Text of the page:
ASAE Annual Exhibitors Miss Another Opportunity

post-show exhibitor emails

Yesterday, one of my friends started a conversation on Facebook about all the post-show emails sent by ASAE Annual exhibitors. We’re not receiving nearly the deluge of emails that go out before the show, but, once again, many of these emails are missing the mark.

Segment your list.

You scanned badges. You know the names of the attendees who visited your booth during the show. Right? So why are you telling someone who didn’t come to your booth:

“Thanks so much for stopping by our booth at ASAE in Detroit. We enjoyed visiting with you.”

How do you think an email like that goes over with an association exec who didn’t visit your booth? I’ll tell you: not well. It’s a sloppy and lazy example of the “spray and pray” tactic.

Next time, segment your list. Send a “thank you” email to the attendees who really did stop by your booth and send a “sorry we didn’t get to meet” email to those who didn’t.

Offer value, not another sales pitch.

Only two post-show exhibitor emails offered anything of value.

  • One was titled, “How Associations Can Grow Membership and Generate More Revenue,” and linked to a blog post about one of their key take-aways from the conference.
  • The other was titled, “Association Challenges Uncovered at ASAE,” and linked to three posts about those challenges.

As I wrote in my post about pre-show exhibitor emails, you have been given access to an association exec’s inbox—don’t blow it. Use this opportunity to be a resource. Don’t take advantage of that privilege by using it only as one more chance to sell.

Stop relying on drawings.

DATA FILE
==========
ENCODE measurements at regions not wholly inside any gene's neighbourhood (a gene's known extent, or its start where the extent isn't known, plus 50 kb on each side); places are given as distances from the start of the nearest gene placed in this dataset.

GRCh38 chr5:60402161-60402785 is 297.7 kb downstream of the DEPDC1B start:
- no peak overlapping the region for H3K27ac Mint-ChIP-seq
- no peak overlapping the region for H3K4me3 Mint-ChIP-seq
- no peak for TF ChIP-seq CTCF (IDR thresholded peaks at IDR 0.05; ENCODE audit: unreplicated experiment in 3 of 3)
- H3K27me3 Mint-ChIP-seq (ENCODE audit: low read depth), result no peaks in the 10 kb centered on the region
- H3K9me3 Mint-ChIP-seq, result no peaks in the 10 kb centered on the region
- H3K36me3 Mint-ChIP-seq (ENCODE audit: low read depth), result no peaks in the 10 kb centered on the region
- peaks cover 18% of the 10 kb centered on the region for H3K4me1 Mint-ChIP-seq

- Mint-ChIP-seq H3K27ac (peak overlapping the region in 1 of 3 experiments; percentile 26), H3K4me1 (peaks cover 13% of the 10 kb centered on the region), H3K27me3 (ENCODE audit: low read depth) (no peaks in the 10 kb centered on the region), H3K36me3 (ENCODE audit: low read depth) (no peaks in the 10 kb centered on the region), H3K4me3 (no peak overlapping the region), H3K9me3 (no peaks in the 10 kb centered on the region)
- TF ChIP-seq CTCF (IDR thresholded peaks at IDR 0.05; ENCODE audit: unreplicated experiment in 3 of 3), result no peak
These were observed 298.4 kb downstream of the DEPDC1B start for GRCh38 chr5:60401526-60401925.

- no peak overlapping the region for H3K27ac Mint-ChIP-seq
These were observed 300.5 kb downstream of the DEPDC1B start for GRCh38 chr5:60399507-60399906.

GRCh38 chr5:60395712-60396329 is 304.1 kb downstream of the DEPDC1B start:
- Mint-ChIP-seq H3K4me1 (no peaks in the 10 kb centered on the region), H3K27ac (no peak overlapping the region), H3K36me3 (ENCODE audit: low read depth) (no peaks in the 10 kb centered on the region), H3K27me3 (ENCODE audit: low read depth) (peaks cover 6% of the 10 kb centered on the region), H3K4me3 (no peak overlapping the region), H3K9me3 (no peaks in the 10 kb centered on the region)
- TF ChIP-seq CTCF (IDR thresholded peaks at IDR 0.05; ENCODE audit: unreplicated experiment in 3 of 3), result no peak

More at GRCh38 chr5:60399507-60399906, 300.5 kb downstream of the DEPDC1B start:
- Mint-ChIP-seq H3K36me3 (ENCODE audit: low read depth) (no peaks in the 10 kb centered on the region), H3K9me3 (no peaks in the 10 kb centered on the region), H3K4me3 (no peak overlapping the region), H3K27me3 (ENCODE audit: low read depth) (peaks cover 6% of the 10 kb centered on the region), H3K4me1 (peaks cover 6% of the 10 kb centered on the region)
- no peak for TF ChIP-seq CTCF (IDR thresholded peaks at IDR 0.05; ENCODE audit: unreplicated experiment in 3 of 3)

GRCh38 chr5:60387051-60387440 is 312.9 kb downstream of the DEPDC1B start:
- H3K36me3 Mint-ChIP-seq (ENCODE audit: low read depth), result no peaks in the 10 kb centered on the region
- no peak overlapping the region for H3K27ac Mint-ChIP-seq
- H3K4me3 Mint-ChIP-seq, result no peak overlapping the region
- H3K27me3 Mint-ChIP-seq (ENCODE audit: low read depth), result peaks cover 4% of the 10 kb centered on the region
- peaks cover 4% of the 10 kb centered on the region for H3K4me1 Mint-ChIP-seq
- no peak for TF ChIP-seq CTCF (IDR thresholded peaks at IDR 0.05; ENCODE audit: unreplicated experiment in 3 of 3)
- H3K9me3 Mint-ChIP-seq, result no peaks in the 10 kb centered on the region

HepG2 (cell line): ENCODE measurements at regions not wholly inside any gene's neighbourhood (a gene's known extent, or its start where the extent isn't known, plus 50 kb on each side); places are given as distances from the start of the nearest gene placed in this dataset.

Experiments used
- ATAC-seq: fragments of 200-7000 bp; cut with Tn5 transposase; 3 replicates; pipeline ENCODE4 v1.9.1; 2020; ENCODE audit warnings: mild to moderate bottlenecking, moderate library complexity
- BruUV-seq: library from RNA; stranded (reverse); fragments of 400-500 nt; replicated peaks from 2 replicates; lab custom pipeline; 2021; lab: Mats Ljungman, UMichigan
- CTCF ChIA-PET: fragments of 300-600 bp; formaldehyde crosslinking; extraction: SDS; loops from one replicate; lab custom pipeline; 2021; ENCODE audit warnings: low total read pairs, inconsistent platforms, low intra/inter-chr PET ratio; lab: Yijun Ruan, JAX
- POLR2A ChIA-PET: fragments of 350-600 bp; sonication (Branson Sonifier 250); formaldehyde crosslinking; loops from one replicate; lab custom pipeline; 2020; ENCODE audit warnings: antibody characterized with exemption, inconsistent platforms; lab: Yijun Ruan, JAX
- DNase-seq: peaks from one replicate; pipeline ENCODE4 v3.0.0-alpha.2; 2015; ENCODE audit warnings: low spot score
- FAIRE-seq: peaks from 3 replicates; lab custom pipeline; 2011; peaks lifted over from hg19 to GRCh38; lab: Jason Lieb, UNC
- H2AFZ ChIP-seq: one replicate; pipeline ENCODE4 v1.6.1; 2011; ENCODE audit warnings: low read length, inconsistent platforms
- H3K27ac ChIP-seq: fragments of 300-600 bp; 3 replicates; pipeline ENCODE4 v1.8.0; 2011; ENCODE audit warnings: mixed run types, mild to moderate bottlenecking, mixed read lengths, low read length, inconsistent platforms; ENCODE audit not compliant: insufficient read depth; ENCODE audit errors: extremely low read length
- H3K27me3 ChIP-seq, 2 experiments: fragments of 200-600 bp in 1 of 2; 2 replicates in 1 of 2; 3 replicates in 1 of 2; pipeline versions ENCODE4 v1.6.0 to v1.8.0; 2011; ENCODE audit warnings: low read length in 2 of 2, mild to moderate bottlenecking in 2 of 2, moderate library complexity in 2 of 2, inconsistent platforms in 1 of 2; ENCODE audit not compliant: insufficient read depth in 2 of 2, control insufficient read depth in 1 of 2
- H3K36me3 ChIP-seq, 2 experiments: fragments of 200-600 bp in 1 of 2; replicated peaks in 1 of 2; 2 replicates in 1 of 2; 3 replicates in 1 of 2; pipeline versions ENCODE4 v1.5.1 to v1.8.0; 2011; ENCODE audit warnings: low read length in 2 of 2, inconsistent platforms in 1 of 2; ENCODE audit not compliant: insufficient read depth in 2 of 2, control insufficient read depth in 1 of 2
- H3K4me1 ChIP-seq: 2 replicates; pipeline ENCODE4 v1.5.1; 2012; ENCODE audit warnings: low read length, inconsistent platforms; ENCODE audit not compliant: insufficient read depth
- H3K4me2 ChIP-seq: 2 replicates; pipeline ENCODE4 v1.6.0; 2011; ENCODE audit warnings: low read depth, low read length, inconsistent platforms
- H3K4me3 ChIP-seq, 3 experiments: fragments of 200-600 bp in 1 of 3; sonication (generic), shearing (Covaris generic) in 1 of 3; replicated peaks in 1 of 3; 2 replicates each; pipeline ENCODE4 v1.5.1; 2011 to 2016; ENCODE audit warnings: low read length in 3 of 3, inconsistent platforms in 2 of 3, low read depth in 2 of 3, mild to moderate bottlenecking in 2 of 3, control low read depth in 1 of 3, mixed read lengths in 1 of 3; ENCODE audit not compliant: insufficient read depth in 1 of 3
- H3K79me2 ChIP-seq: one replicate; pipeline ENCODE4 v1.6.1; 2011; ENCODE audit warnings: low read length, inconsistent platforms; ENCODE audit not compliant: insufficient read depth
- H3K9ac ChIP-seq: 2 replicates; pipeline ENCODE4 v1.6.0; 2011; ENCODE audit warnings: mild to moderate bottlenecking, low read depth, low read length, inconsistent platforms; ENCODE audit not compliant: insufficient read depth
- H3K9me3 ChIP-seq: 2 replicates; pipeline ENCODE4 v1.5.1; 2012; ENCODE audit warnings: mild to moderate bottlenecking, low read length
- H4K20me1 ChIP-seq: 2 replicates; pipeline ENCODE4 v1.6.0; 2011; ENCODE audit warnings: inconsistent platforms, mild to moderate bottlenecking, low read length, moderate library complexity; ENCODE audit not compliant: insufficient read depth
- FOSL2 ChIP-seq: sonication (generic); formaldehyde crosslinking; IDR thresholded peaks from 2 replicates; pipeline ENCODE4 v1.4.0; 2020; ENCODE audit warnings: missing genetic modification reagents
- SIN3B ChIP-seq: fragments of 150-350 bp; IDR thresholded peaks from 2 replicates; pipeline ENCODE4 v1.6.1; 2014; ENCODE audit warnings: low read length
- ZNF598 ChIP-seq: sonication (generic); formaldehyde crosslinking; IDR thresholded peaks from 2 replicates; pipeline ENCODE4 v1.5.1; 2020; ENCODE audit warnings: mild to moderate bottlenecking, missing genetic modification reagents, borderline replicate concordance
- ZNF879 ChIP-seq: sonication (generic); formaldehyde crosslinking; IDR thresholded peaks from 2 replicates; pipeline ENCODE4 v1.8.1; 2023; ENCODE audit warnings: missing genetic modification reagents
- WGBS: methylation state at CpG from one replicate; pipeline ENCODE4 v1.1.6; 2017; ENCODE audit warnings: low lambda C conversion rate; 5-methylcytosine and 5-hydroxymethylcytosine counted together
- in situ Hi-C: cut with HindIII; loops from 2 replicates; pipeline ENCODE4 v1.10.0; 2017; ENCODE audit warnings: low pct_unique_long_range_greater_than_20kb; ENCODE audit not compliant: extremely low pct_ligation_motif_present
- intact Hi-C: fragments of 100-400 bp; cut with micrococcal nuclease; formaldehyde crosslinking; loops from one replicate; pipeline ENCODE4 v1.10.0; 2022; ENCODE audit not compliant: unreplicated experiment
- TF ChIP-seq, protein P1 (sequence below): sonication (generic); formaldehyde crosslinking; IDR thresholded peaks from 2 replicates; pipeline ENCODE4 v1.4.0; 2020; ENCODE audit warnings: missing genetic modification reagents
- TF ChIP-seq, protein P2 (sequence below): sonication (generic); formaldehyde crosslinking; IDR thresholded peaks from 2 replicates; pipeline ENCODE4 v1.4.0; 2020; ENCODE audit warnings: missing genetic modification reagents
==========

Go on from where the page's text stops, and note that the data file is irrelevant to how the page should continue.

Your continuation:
I understand you want to attract people to your booth, but how qualified are those leads who only visited because they want to win an Apple watch? And you’re still pushing that damn watch!

I really wonder how many association execs with decision-making authority notice who’s giving away prizes. They’re not going to the expo floor to enter drawings. They’re going to the expo floor to learn about the latest in online learning technology or mobile apps.

Become an ally.

The association executive crowd can sometimes be prickly about vendor outreach—if you’ve seen some of the discussions in ASAE’s Collaborate community, then you know what I mean. I wrote a post about a phrase that might sound familiar to Collaborate regulars: “No Vendors, Please.”

Why do so many association execs have this attitude? Because too many vendors don’t understand how to develop relationships with association execs. And, relationships are the foundation for sales.

Lead with value. Take a consultative approach. Be a source of information and education. Get to know your prospects—their challenges, problems, frustrations, and aspirations. Help them solve problems. Be a positive, valuable member of the association community.

If you’re going to send out blast emails, do it wisely. Sad to say, you will stand out if your emails deliver value to association executives because so few take that approach.

I hope any vendors out there take my suggestions in good spirit because I share them in goodwill. I’m on your side.

(Creative Commons licensed photo by Bark)

Author: deirdrereid